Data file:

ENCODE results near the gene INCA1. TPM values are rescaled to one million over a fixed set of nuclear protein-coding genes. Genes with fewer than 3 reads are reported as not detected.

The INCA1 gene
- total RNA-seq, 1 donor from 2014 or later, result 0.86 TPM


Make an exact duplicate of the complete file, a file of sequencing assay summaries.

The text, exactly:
ENCODE results near the gene INCA1. TPM values are rescaled to one million over a fixed set of nuclear protein-coding genes. Genes with fewer than 3 reads are reported as not detected.

The INCA1 gene
- total RNA-seq, 1 donor from 2014 or later, result 0.86 TPM